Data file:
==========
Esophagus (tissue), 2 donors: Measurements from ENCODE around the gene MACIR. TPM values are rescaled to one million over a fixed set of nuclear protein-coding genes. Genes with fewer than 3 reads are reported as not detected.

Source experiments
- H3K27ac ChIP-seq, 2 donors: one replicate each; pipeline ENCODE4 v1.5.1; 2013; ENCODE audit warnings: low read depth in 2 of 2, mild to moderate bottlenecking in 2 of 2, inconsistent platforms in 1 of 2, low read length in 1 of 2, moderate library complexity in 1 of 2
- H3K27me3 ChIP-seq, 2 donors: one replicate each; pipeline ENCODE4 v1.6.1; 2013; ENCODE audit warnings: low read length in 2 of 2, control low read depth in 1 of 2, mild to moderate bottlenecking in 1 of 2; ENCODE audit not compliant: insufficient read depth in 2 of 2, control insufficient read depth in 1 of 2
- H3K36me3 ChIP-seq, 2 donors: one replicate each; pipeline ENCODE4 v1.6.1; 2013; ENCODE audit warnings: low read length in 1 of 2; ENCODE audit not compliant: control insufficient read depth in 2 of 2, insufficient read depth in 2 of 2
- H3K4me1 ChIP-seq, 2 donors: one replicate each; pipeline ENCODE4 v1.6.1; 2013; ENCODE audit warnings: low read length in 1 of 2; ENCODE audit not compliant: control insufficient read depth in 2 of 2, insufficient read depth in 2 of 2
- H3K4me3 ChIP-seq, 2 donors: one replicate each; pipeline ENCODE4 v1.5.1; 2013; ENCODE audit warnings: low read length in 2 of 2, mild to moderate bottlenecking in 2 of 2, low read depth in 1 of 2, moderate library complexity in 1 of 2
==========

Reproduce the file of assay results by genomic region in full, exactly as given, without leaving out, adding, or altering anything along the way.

Esophagus (tissue), 2 donors: Measurements from ENCODE around the gene MACIR. TPM values are rescaled to one million over a fixed set of nuclear protein-coding genes. Genes with fewer than 3 reads are reported as not detected.

Source experiments
- H3K27ac ChIP-seq, 2 donors: one replicate each; pipeline ENCODE4 v1.5.1; 2013; ENCODE audit warnings: low read depth in 2 of 2, mild to moderate bottlenecking in 2 of 2, inconsistent platforms in 1 of 2, low read length in 1 of 2, moderate library complexity in 1 of 2
- H3K27me3 ChIP-seq, 2 donors: one replicate each; pipeline ENCODE4 v1.6.1; 2013; ENCODE audit warnings: low read length in 2 of 2, control low read depth in 1 of 2, mild to moderate bottlenecking in 1 of 2; ENCODE audit not compliant: insufficient read depth in 2 of 2, control insufficient read depth in 1 of 2
- H3K36me3 ChIP-seq, 2 donors: one replicate each; pipeline ENCODE4 v1.6.1; 2013; ENCODE audit warnings: low read length in 1 of 2; ENCODE audit not compliant: control insufficient read depth in 2 of 2, insufficient read depth in 2 of 2
- H3K4me1 ChIP-seq, 2 donors: one replicate each; pipeline ENCODE4 v1.6.1; 2013; ENCODE audit warnings: low read length in 1 of 2; ENCODE audit not compliant: control insufficient read depth in 2 of 2, insufficient read depth in 2 of 2
- H3K4me3 ChIP-seq, 2 donors: one replicate each; pipeline ENCODE4 v1.5.1; 2013; ENCODE audit warnings: low read length in 2 of 2, mild to moderate bottlenecking in 2 of 2, low read depth in 1 of 2, moderate library complexity in 1 of 2